Thabo Mbeki is an exceptionally charismatic speaker, and one of Africa’s most respected politicians after succeeding Nelson Mandela to serve as the second post-apartheid president of South Africa.
Had he opened Times Higher Education’s inaugural Africa Universities Summit with a speech that skated over the surface of higher education issues in the continent, or sought simply to celebrate African universities in some general way, there’s little doubt his audience would have been happy enough. But he did not take this easy path to applause.
The former president, now in his seventies, instead stood up and delivered a deeply thoughtful and challenging speech on the place of higher education in Africa’s development agenda, and its sometimes antagonistic relationship with the state.
In a continent where some governments cling to power long after they have ceased to serve the interests of their people, universities are one of the few alternative power bases – centres of intellectual and political thought.
The result, Mbeki suggested, is that while spending on universities is vital for the good of the continent (and its ambitious development goals set out in the African Union’s 2063 initiative), governments sometimes see universities as something they have to invest a certain amount in, rather than institutions that they want to invest in.
His opening address set the tone for a conference in which the role of higher education within the continent, and its place in the world (including the World University Rankings), was discussed and analysed by a senior audience from 22 countries, including Ethiopia, Democratic Republic of Congo, Namibia, Nigeria, Malawi, Senegal, Botswana and Morocco.
I found discussions on the brain drain particularly interesting, not least because it was striking how many of the vice-chancellors in attendance had returned to Africa from the diaspora after spending long periods of their academic careers overseas (most often in the US, it seemed to me).
One of the panellists talking on this topic, Pius Adesanmi, admitted that he felt like “professor do-as-I-say, not do-as-I-do” when he tried to persuade the brightest young African researchers to stay on the continent, as he himself had decamped to Canada where he still lived and worked as professor of English literature and African studies at Carleton University.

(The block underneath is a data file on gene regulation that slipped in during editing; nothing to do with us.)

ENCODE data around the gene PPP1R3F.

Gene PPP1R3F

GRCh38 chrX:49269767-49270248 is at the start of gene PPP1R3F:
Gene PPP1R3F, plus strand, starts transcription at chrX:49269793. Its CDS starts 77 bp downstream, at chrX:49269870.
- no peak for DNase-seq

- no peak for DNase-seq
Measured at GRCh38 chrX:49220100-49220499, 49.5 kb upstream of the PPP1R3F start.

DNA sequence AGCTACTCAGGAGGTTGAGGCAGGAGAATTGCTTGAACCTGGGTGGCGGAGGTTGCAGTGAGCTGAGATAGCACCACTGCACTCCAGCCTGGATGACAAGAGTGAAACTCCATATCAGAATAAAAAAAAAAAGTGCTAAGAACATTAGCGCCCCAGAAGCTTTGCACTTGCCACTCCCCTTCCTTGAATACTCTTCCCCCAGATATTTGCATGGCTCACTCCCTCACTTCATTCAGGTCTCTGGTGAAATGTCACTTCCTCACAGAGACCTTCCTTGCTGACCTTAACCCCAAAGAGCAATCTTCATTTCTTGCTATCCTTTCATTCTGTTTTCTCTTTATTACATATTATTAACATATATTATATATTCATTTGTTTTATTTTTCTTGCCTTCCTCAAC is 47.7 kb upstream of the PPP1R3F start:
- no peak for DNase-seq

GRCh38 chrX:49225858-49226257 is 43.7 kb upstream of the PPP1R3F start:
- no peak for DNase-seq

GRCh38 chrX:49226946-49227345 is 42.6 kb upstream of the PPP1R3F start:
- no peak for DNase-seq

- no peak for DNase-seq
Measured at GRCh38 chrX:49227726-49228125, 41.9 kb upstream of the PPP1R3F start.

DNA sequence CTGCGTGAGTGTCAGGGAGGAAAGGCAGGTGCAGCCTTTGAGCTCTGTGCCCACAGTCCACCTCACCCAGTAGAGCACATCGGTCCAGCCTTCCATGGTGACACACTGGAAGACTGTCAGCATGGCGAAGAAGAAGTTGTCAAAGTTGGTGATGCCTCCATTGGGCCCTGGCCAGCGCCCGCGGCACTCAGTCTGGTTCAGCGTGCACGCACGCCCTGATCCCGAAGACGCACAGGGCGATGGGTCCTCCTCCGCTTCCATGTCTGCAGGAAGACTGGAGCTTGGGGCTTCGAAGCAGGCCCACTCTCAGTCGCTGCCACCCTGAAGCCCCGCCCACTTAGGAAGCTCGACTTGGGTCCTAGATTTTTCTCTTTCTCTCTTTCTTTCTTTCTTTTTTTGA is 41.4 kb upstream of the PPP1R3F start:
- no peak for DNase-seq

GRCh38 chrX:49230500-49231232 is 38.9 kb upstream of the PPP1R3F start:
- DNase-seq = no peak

There was also a lot of discussion about how universities could help to address the inequality that is so obvious in Johannesburg (in a few hours before flying home, I visited Soweto – a conglomeration formed out of the former southwestern townships and home to more than 1 million black South Africans, where the emerging middle classes live in boxy brick houses, but others still reside in slum conditions).
The conference was a fascinating two days, and cemented my belief that universities will – indeed, must – play a central role in securing a better future for developing economies.
But what was clear was that strategy and focus must always be tailored to the local context.
In Africa’s case this may mean many institutions focusing on producing graduates who can genuinely go on to find suitable jobs, since one of the problem identified at the summit was the high level of long-term unemployment (a problem likely to be supercharged by the changing demographics: by 2040 more than 70 per cent of the population will be under 35).
At present, one speaker said, it was an uncomfortable truth that "the poor are willing to pay for poor education" (particularly from some of the less credible for-profit providers operating on the continent), and this was in essence yet another form of exploitation.